We live on our tour operator’s luxurious new boat. At 78 feet long its 24 foot beam makes it quite spacious as well. And the food is great. We will likely spend most of our time at famed Geographic Harbor as that is where the bears are generally concentrated in summer. On the odd chance that we do need to relocate to another location we can do so quickly and easily without having to venture into any potentially rough seas. We land via a 25 foot skiff that has lots of room for as much gear as you can carry.

Aside from the bears we should get to photograph Horned and Tufted Puffin and should get nice stuff on Mew Gull, Glaucous-winged Gull, Black-legged Kittiwake, Harbor Seal, and Steller’s Sea Lion as well. A variety of tundra-nesting shorebirds including Western Sandpiper and both yellowlegs are also possible. Halibut fishing (license required/not included) is optional.

It is mandatory that you be in Kodiak no later than the late afternoon of July 17 to avoid missing the float planes to our boat on the morning of July 18. Again, with air travel in Alaska (or anywhere else for that matter) subject to possible delays, being on Kodiak on July 16 is a much better plan.

Barring any delays, we should get to photograph bears on our first afternoon and then again every day for the next five days after that, all weather permitting of course. On our last morning on the boat, July 24, those who would like to enjoy one last photo session will have the opportunity to do so. The group will return to Kodiak via float plane from late morning through midday. Most folks will then fly to Anchorage and to continue on red-eye flights to their home cities.

What’s included? 7 DAYS/6 NIGHTS on the boat as above. All meals on the boat. National Park and guide fees. In-the-field photo tips, instruction, and guidance. An insight into the mind of two top professionals; we will constantly let you know what we are thinking, what we are doing, and why we are doing it. Small group image review, image sharing, and informal Photoshop instruction on the boat.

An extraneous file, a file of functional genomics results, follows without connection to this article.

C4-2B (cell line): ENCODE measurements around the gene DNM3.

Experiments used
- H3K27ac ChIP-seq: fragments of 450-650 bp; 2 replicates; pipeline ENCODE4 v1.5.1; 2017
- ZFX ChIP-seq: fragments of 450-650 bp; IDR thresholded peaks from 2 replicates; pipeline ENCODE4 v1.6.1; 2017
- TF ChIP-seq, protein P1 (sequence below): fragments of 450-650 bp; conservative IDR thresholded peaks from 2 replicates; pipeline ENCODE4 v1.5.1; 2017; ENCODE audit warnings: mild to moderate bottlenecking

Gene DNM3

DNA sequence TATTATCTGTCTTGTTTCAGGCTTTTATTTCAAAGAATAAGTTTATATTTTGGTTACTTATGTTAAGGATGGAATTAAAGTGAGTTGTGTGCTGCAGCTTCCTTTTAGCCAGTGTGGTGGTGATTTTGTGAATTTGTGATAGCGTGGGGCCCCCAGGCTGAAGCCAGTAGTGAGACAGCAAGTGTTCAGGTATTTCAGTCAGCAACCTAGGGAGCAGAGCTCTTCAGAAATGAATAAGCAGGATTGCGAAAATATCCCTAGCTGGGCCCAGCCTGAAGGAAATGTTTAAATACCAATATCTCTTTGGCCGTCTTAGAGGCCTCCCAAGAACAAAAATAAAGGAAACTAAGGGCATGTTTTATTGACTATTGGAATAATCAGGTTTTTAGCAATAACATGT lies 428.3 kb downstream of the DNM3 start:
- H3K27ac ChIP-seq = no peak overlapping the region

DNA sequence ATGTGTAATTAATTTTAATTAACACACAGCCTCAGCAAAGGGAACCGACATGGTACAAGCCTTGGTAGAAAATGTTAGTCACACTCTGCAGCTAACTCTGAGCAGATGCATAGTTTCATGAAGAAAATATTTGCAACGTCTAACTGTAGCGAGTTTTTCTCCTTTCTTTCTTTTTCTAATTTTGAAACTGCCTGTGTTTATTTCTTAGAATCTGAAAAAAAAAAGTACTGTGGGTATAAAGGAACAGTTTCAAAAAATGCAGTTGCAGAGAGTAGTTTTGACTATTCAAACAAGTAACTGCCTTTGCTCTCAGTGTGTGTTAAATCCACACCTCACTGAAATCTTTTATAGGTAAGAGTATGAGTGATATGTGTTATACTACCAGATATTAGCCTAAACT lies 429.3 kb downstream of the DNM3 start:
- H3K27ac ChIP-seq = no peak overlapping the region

What’s not included: Your round trip airfare to and from Kodiak, AK (almost surely through Anchorage). Your lodging and meals on Kodiak. The cost of the round-trip float plane to the boat and then back to Kodiak as above. The cost of a round trip last year was $550. The suggested crew tip of $200.

Have you ever walked with the bears?

Is this an expensive trip? Yes, of course. But with 5 full and two half days, a wealth of great subjects, and the fact that you will be walking with the bears just yards away (or less….), it will be one of the great natural history experiences of your life. Most folks who take part in a Bear Boat IPT wind up coming back for more.

A $2,000 per person non-refundable deposit by check only made out to “BIRDS AS ART” is required to hold your spot. Please click here to read our cancellation policies. Then please print, read, and sign the necessary paperwork here and send it to us by mail to PO Box 7245, Indian Lake Estates, FL 33855.

Your deposit is due when you sign up. That leaves a balance of $4699. The next payment of $2699 will be due on September 15, 2016. The final payment of $2000 is due on February 15, 2017. We hope that you can join us for what will be a wondrously exciting trip.

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To show your appreciation for my continuing efforts here, we ask, as always, that you get in the habit of using my B&H affiliate links on the right side of the blog for all of your photo and electronics purchases. Please check the availability of all photographic accessories in the New BIRDS AS ART Online Store, especially the Mongoose M3.6 tripod head, Wimberley lens plates, Delkin flash cards and accessories, and LensCoat stuff.

As always, we sell only what I have used, have tested, and can depend on. We will not sell you junk. We know what you need to make creating great images easy and fun. And we are always glad to answer your gear questions via e-mail.